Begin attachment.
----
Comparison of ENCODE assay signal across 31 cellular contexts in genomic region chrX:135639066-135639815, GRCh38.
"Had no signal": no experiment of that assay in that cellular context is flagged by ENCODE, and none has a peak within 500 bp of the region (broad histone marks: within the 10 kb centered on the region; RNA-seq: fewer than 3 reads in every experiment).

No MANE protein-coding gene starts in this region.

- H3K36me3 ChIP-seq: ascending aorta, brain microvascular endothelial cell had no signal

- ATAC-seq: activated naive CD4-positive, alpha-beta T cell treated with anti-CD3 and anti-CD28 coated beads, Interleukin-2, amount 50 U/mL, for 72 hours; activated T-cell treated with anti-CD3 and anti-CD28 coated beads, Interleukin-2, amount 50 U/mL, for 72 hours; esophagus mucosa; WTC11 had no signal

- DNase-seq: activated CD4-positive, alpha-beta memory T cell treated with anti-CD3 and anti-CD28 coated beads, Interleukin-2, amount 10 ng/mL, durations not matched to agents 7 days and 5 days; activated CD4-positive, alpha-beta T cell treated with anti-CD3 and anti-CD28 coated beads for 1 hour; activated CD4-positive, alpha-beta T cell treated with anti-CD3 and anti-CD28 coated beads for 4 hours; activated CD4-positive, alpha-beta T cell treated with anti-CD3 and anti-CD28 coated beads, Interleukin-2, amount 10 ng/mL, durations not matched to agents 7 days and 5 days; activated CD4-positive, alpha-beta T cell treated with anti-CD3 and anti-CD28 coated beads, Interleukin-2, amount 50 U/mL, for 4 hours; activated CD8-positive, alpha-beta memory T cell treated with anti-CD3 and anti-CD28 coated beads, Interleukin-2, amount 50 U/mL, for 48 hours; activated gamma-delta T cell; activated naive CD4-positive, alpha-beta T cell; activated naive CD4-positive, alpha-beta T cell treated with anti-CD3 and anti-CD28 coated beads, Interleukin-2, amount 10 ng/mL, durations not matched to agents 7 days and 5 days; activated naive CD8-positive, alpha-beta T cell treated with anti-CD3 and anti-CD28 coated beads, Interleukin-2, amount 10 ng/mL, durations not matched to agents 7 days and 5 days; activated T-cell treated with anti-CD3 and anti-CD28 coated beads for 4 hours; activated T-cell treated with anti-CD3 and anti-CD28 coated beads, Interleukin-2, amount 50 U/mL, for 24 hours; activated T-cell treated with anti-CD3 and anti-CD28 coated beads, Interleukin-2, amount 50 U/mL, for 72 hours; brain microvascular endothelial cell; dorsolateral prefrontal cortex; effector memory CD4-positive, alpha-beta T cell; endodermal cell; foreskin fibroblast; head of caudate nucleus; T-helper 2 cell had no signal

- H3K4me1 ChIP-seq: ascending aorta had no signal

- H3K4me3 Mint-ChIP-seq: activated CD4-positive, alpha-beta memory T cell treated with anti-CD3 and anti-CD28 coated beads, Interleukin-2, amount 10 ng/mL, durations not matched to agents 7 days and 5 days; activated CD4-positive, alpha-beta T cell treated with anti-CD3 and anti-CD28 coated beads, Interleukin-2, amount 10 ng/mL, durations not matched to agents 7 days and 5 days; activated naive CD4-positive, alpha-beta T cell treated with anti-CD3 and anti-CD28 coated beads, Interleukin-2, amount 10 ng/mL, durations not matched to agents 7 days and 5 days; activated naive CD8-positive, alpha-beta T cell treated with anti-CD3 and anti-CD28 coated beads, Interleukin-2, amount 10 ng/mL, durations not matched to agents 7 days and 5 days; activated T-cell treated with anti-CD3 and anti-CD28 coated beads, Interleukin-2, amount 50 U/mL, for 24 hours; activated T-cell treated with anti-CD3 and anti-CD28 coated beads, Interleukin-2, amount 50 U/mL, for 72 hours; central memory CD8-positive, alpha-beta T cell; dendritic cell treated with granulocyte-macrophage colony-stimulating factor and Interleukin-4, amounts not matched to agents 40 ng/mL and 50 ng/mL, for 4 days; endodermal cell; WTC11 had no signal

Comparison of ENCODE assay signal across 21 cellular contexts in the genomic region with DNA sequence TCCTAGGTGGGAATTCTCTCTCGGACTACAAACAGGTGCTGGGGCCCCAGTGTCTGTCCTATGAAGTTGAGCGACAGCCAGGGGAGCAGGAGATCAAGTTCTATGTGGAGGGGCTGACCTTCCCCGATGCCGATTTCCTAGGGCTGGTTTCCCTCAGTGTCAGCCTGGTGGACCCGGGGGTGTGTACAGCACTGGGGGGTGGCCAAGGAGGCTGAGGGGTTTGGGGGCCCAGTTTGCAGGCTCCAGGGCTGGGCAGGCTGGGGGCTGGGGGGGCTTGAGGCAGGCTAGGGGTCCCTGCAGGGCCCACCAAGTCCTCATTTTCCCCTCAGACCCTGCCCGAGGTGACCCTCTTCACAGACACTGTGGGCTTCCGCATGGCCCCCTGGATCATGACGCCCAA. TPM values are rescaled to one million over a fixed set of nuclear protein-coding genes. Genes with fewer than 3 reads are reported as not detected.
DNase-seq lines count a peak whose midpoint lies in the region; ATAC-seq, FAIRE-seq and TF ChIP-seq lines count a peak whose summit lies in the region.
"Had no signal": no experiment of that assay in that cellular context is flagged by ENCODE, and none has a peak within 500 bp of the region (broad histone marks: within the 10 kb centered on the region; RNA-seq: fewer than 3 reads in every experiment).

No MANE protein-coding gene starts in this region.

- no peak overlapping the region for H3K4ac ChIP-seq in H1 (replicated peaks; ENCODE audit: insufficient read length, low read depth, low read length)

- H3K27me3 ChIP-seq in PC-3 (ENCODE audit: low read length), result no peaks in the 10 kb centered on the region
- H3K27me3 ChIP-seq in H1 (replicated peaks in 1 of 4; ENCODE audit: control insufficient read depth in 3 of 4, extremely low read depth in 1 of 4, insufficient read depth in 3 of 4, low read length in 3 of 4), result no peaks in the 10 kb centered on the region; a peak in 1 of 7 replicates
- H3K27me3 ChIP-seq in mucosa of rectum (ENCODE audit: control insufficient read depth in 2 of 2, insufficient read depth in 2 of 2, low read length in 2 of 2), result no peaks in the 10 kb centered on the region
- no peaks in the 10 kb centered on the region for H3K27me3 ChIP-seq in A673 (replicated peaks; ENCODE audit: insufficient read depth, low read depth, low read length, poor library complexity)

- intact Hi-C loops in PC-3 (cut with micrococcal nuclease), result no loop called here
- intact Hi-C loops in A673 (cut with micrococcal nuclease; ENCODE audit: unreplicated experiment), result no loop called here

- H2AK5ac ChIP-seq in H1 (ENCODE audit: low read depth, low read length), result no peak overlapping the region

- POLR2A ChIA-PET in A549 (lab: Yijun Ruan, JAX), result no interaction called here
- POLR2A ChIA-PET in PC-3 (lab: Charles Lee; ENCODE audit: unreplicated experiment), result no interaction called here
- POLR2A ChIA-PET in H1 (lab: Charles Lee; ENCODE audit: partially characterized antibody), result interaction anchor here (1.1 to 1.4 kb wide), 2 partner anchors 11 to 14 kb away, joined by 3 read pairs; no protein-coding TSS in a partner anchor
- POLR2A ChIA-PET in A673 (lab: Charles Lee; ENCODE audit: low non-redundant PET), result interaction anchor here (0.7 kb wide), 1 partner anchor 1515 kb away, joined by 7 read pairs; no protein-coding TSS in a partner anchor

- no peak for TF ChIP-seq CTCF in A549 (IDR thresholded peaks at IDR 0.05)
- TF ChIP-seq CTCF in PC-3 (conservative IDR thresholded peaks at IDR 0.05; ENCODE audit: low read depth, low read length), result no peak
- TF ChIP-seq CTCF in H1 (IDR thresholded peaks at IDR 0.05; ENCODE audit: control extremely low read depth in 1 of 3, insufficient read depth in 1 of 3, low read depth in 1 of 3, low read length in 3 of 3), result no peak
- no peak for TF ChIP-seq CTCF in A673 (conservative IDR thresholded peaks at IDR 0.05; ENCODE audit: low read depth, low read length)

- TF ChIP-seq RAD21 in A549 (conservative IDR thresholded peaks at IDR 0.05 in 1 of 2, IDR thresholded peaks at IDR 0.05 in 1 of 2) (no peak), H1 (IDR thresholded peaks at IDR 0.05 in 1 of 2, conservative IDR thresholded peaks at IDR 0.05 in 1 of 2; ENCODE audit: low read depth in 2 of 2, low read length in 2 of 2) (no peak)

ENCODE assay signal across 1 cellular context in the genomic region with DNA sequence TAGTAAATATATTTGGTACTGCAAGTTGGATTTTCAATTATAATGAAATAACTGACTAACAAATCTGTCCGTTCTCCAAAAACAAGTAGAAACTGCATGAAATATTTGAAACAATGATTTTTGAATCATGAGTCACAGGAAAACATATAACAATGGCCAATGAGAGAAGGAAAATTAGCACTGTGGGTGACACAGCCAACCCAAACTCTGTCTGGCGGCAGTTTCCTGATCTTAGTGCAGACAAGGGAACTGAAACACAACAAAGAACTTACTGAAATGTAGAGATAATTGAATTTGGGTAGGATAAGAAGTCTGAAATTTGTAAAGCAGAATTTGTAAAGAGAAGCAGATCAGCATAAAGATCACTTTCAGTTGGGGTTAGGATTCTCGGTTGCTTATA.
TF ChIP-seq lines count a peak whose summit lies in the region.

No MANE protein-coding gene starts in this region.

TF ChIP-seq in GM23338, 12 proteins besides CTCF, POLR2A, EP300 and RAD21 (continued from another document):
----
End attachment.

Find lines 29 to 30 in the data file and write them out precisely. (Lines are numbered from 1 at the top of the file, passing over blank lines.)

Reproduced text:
- TF ChIP-seq RAD21 in A549 (conservative IDR thresholded peaks at IDR 0.05 in 1 of 2, IDR thresholded peaks at IDR 0.05 in 1 of 2) (no peak), H1 (IDR thresholded peaks at IDR 0.05 in 1 of 2, conservative IDR thresholded peaks at IDR 0.05 in 1 of 2; ENCODE audit: low read depth in 2 of 2, low read length in 2 of 2) (no peak)

ENCODE assay signal across 1 cellular context in the genomic region with DNA sequence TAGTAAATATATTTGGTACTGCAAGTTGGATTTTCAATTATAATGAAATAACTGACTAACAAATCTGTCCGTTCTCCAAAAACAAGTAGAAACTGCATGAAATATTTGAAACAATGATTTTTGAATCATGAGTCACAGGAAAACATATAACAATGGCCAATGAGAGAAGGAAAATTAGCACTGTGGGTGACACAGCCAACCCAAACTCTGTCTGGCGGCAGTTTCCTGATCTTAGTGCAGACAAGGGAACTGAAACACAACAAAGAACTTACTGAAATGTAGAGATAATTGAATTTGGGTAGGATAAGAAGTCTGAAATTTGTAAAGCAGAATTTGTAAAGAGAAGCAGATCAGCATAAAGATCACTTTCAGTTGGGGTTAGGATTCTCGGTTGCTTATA.